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Sars ban: Nigeria's Buhari pledges 'extensive' police reforms

Nigeria's President Muhammadu Buhari has promised "extensive" reforms amid protests against police brutality.

He also promised justice for victims of police abuse and an investigation into the death of a protester in Oyo state.

Demonstrators have long called for the Special Anti-Robbery Squad (Sars) to be broken up.

But they remain unhappy following Sunday's announcement that officers are being redeployed to other units rather than being disciplined.

In his video address on Monday, President Buhari said disbanding Sars was "only the first step" in a range of reforms, but added that police officers were hard-working, and the reputation of the force should not be tarnished by a "few bad eggs".

Over the weekend, protests against Sars spread to Europe and Canada after reports of unlawful arrests, torture and shootings.

Demonstrations have entered their fourth day with reports of protesters barricading a major road in the commercial hub of Lagos, and others gathering close to the city's main airport.

In a statement, Nigeria's police chief Mohammed Adamu said allegations of abuse would be investigated by a committee including civil society members.

Yet many are concerned at suspected wrongdoers continuing to serve in the force, and it is unclear whether any officers will be prosecuted for past abuses.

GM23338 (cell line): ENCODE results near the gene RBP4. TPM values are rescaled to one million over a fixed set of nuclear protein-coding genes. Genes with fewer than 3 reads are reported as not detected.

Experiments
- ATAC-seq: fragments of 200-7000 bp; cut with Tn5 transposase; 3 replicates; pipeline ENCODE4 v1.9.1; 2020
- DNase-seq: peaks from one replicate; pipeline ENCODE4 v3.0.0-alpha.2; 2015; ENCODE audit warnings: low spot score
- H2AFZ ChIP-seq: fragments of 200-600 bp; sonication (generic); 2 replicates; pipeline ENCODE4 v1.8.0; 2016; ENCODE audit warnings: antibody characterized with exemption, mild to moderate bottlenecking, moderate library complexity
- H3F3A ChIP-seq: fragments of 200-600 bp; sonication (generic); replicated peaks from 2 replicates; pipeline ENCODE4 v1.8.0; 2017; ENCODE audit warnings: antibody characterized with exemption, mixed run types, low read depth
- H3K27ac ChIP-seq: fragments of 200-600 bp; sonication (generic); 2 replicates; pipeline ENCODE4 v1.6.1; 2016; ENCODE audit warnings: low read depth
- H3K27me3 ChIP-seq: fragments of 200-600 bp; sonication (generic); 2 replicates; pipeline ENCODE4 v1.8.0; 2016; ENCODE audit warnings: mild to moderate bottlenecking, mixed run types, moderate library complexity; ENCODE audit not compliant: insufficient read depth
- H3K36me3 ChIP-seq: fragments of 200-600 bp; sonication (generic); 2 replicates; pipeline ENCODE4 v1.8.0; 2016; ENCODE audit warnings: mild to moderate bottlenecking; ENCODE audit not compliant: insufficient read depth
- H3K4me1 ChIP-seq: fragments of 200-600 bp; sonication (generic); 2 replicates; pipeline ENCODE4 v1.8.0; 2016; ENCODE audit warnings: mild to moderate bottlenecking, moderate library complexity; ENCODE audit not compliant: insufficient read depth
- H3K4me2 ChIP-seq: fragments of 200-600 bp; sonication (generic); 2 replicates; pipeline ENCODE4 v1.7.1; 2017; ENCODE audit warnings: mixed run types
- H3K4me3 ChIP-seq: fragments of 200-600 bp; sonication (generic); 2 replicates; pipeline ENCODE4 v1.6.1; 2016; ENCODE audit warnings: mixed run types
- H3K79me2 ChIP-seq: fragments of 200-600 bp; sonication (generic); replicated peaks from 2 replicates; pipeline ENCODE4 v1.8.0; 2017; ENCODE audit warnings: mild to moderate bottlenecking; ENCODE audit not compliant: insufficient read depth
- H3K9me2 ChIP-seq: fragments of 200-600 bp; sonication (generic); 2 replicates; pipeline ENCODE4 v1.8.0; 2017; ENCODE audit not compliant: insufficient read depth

Sceptics also point to the fact this is the fourth time in as many years that promises have been made to disband or reform Sars.

After Sunday's announcement that the police unit would be disbanded, there were reports of officers continuing to use tear gas, water cannon and live rounds against protesters in the capital, Abuja, and the south-western state of Oyo, fuelling concerns that people in Sars had not been removed from duty.

It was not until musician Davido joined protests in Abuja that the police stopped arresting demonstrators.

The BBC's Ishaq Khalid in the capital says there are also fears that if thousands of Sars officers were dismissed at once they could pose a security threat.

Activists say that the abuses carried out during the protests - including beatings, intimidation and the disproportionate use of force against demonstrators - were all carried out by policemen who did not belong to Sars.

They say a total overhaul of policing in Nigeria is needed.





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